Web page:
Thursday, October 13, 2011
Albany Citizens Police Academy - Week 6 - Commmunity Resource Unit
Jim Dohr explained the role of the Community Service Officer in the Albany Police Department. Community Service Officers work within the community addressing complaints that don't require a patrol officer's presence. They handle junk and trash complaints, abandoned vehicles, recreational vehicle storage/use, the radar trailer, found property, animal welfare/control, and traffic control such as at accident scenes. A large portion of their work seems to be directed toward investing animal neglect/abuse cases. Dohr's pride in helping animals find a better life was quite apparent as he talked. The pictures he showed us and the stories he told us of what people can do to their animals broke my heart. I struggled not to cry a couple of times.
As Dohr talked about the Shop with a Cop program, his face lit up. The program to pairs underprivileged children with police officers to go shopping in December with a set amount of money. Most of the children want to use the money to buy presents for someone else.
One thing is certain, the Community Service Officers in the Albany Police Department keep busy!
Community Education Specialist Carmen Westfall explained the role of the Community Education Specialist. She and the other Community Education Specialist focus on organizing events to education the community not only about what the department does but about the things citizens can do to be safer in their neighborhoods and homes.
The Albany Police Department had several education programs. The Child Safety Education Program puts officers in the elementary schools to teach students about safety and the role of the police officer. They arrange Public Safety Presentations for groups and organizations as well as Police Department Tours.
Other programs include S.A.L.T - Seniors and Law Enforcement Together, S.A.S.S.I. - Safe and Secure Seniors Independent. Both programs are designed to address the concerns and needs of Senior Citizens. S.A.S.S.I. includes free home security inspections, education and resource referral.
Bicycle Safety Rodeo Program teaches children how to ride their bikes safely and provides helmets for children who need them. Safety Camp is a fun and interactive way for children to learn about safety and the role of law enforcement.
The Drug Take Back Program began with a single day that collected so many presription drugs that were either no longer needed or expired that the department figured out a way to make it permanent. An old mailbox was converted to a drop box that now sets in the lobby of the Albany Police Department for citizens to take their expired and no longer needed prescriptions and Over-the-Counter medications to drop off for proper disposal.
They also work with Neighborhood Watch Groups and Citizen Patrol groups including training of the groups. Citizen Patrol is trained to observe, record, and report not to take any action.
Patrol Observation and the Citizens Police Academy are both organized by the Community Education Specialists.
The Community Education Specialists work actively to keep the community educated and involved to help prevent crime and promote better relations between the department and the community. One such program being designed right now is the Incident Aftercare Program (I.A.P.) to address citizen concerns after a major incident in a neighborhood.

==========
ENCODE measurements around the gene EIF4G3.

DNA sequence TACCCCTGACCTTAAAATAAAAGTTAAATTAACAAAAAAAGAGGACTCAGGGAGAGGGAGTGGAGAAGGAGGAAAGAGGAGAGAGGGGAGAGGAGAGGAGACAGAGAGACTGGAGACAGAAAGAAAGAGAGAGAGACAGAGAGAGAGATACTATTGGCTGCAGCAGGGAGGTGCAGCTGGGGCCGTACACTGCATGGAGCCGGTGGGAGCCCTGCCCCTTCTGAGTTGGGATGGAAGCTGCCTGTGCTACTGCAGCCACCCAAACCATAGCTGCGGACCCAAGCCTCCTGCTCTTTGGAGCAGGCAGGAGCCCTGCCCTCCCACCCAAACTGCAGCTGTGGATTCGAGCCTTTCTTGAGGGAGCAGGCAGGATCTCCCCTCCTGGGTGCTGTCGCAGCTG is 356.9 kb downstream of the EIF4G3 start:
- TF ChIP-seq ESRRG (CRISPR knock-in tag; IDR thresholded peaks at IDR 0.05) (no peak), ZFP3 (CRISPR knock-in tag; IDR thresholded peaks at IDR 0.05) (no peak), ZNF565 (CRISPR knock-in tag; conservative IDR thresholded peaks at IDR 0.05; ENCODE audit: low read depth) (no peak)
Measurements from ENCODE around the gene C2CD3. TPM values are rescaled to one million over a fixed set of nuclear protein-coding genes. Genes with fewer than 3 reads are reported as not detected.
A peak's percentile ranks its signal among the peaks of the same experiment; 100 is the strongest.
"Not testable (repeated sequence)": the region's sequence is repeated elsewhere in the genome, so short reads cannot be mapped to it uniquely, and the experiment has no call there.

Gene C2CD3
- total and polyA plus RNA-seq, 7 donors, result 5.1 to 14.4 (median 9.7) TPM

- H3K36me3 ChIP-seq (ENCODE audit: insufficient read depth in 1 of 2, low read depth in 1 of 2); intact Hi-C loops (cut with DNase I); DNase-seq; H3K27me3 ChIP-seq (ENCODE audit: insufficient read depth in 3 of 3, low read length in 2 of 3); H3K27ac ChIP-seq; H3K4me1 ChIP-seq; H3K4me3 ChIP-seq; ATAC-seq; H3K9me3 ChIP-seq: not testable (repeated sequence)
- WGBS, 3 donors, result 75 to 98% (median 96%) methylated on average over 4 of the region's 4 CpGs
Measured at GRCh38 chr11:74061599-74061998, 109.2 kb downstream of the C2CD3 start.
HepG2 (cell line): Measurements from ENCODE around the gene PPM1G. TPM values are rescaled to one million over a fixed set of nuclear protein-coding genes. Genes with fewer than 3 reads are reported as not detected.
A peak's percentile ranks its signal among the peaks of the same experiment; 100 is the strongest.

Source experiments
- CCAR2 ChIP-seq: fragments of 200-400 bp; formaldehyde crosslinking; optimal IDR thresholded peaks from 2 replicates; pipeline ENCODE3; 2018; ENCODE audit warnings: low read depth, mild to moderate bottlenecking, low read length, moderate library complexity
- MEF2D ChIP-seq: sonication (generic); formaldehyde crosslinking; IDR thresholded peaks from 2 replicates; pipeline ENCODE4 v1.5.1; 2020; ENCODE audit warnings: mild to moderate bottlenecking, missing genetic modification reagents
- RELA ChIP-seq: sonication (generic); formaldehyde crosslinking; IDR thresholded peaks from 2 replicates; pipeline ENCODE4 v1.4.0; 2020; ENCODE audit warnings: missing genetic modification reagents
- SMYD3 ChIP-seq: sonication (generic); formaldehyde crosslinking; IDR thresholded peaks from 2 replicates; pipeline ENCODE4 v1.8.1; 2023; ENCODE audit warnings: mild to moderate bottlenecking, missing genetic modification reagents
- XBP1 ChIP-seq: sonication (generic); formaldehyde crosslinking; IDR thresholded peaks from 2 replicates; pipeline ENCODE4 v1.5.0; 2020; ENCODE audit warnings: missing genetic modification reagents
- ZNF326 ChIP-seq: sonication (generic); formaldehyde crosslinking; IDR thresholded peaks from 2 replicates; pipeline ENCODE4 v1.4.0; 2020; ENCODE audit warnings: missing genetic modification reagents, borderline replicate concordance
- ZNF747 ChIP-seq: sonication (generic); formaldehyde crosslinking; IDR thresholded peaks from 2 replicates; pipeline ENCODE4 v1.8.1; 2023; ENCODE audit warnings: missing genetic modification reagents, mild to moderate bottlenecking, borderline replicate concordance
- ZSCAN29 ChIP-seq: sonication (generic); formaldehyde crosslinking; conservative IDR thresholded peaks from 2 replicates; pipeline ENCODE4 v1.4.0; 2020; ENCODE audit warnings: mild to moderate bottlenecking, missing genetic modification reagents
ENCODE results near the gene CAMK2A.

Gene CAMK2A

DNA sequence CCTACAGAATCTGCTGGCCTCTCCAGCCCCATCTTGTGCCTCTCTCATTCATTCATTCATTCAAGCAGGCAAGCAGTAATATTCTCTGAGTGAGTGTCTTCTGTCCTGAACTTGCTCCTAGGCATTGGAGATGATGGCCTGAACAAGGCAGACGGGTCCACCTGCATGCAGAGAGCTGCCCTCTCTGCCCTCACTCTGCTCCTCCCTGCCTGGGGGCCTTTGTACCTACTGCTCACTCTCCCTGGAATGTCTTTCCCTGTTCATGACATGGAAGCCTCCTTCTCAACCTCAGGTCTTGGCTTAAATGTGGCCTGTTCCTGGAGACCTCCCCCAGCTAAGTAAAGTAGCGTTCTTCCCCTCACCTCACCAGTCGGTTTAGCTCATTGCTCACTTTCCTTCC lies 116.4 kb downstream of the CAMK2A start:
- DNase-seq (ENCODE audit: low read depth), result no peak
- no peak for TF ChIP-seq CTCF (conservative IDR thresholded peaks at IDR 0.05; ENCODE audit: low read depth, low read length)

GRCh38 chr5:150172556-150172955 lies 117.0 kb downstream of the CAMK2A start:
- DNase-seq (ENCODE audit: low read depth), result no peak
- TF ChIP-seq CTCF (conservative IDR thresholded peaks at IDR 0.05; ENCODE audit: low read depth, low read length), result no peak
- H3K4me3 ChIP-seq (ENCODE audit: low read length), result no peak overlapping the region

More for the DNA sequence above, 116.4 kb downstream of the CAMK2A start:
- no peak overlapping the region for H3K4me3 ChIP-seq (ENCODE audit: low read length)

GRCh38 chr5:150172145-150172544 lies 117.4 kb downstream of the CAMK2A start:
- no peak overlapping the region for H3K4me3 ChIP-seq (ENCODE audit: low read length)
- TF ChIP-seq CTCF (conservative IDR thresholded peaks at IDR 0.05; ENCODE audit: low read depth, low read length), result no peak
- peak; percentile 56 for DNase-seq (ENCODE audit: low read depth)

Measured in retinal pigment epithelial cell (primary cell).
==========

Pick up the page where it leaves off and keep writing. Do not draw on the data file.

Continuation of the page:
The School Resource Officers (SROs) spend their days in the schools building a relationship between the officers and the students and educators. SROs investigate crimes that take place in the schools or on school grounds, serve as protectors of the schools, call for lockdowns of schools when necessary, provide student threat assessments, educate students and educators, and serve as a counselor. Their presence in schools has resulted in a decline in crime rates among juveniles. SROs serve a vital role in the community with their work in the schools.
Bicycle Patrol allows officers to interact more easily with the community as the officers are out in the open and are more approachable. Bicycle Patrol Officers are required to take thirty hours of specialized training in tactical use training of the bicycle. they learn to use the bicycle as a weapon, for crowd control, and mounting/dismounting effectively to not allow the bicycle to interfere with their job as well as ridingf both slow and fast, jumping curbs, negotiating stairs, transitioning from riding to running, and spinning. Bicycle Patrol provides an effective tool for criminal and traffic enforcement because the bicycle can go places cars can't and moves faster than someone on foot. It is also inexpensive and provides a workout for the officer. The bicycle does present challenges including custody and transport, only limited necessary equipment can be carried on the bike, bike doesn't provide cover like a car does, and timely arrival on calls can be impeded due to distances needed to ride. Bicycle Patrol serves a vital role in policing by having a presence in the community, investigating crimes, and promoting good citizen relations.
The Community Resource Department works to promote good community relations, teach crime prevention and safety techniques, and investigate crimes that fall under their purview.
T. L. Cooper grew up on a farm in Tollesboro, Kentucky. She earned a Bachelor of Science from Eastern Kentucky University. Her poems, short stories, articles, and essays have appeared online, in books, and in magazines. Her published work includes a novel, All She Ever Wanted, five books of poetry, and a book of short stories. When not writing, she enjoys yoga, golf, creating plant-based recipes, and traveling. Currently, she resides in Albany, Oregon.